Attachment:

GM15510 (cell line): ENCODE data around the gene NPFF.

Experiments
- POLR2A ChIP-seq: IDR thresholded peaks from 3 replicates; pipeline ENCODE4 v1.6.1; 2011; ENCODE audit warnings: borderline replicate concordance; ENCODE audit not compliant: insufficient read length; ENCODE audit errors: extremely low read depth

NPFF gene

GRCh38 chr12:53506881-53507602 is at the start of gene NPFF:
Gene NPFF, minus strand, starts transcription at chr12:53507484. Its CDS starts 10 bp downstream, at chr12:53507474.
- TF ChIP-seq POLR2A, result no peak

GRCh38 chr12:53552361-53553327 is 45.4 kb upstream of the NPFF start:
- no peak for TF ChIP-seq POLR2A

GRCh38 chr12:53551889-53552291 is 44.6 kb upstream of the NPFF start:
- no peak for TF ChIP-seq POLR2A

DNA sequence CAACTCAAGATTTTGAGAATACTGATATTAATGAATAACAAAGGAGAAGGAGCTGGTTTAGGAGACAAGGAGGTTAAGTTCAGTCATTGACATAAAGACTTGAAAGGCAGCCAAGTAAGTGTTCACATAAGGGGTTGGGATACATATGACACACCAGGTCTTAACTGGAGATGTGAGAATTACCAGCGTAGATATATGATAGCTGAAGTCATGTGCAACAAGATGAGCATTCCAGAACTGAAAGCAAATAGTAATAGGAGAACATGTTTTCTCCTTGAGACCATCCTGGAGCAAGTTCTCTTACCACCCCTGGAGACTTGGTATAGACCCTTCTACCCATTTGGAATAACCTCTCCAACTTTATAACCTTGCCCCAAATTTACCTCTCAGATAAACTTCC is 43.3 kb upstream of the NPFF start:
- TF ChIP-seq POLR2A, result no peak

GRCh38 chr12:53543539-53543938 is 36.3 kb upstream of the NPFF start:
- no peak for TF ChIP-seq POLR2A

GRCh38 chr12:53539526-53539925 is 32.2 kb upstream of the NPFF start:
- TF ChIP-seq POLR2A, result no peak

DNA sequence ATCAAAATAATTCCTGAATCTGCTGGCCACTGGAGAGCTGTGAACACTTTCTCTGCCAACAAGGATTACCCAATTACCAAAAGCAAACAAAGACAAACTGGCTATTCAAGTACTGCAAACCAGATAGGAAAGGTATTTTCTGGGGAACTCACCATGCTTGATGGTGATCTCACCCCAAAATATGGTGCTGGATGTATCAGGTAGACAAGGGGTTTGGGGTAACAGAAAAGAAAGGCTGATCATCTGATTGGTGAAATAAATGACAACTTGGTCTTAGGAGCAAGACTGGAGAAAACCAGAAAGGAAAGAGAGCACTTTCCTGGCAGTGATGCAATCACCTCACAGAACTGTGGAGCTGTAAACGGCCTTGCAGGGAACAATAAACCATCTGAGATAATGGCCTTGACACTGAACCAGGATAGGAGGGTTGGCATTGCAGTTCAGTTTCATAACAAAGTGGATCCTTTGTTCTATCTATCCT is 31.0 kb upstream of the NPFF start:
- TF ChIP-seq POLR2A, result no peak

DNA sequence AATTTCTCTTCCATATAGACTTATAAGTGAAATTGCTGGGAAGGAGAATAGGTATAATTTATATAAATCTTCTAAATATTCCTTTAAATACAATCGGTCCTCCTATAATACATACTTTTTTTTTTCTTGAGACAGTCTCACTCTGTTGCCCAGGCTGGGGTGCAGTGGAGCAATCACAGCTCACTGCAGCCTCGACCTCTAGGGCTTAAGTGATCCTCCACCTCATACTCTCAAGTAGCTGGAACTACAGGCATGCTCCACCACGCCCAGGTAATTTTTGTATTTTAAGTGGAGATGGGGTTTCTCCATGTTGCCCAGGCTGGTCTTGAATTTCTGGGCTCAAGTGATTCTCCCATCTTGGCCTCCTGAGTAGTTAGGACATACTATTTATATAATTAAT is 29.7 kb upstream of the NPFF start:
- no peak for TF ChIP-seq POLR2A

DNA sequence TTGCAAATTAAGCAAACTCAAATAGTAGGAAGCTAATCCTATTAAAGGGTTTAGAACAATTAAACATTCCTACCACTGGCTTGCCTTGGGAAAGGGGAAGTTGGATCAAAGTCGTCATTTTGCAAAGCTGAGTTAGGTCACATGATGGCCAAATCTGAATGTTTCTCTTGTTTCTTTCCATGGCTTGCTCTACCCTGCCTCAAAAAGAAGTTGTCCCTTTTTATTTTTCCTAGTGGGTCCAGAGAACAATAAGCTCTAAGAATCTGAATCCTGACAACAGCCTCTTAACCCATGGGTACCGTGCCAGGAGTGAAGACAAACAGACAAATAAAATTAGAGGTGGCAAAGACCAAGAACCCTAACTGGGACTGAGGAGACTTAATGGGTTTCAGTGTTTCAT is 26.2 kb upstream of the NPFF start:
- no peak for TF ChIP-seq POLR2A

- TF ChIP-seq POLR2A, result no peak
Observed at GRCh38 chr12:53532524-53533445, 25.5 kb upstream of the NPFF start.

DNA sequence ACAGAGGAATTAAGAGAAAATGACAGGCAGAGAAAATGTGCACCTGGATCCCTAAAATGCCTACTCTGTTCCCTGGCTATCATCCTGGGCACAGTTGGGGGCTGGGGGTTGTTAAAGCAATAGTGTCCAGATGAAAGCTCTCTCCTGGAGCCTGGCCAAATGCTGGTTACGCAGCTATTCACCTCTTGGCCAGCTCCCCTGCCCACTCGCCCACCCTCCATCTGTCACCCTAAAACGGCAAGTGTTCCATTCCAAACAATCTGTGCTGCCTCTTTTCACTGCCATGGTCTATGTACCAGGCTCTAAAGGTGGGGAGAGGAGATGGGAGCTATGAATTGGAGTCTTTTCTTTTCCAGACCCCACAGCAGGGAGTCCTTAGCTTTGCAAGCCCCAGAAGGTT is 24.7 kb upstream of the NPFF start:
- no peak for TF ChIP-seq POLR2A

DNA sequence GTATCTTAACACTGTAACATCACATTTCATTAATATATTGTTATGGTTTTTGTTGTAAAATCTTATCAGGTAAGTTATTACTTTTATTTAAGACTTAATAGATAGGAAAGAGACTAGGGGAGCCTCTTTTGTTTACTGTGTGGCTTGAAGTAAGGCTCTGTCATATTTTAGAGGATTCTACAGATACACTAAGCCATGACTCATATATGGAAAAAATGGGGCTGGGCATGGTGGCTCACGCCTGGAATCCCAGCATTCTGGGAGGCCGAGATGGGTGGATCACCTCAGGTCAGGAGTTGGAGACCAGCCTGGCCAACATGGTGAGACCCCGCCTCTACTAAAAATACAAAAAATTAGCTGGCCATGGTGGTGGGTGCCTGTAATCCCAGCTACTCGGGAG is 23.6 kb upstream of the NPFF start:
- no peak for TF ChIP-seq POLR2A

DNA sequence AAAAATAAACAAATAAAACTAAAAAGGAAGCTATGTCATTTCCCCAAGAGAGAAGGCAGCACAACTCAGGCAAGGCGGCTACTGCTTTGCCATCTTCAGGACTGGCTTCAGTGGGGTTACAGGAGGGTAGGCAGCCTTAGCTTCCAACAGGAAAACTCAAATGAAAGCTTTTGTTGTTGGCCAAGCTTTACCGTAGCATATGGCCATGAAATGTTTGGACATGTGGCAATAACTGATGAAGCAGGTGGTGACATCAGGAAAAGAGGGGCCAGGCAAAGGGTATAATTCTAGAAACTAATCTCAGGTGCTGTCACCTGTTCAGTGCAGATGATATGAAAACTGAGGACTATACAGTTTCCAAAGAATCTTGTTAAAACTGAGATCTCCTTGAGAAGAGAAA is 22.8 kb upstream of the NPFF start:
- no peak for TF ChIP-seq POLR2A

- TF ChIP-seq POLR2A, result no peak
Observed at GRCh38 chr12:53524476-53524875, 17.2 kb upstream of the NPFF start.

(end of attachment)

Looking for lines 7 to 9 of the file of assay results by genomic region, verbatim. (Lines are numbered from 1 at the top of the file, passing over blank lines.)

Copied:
- TF ChIP-seq POLR2A, result no peak

GRCh38 chr12:53552361-53553327 is 45.4 kb upstream of the NPFF start:
- no peak for TF ChIP-seq POLR2A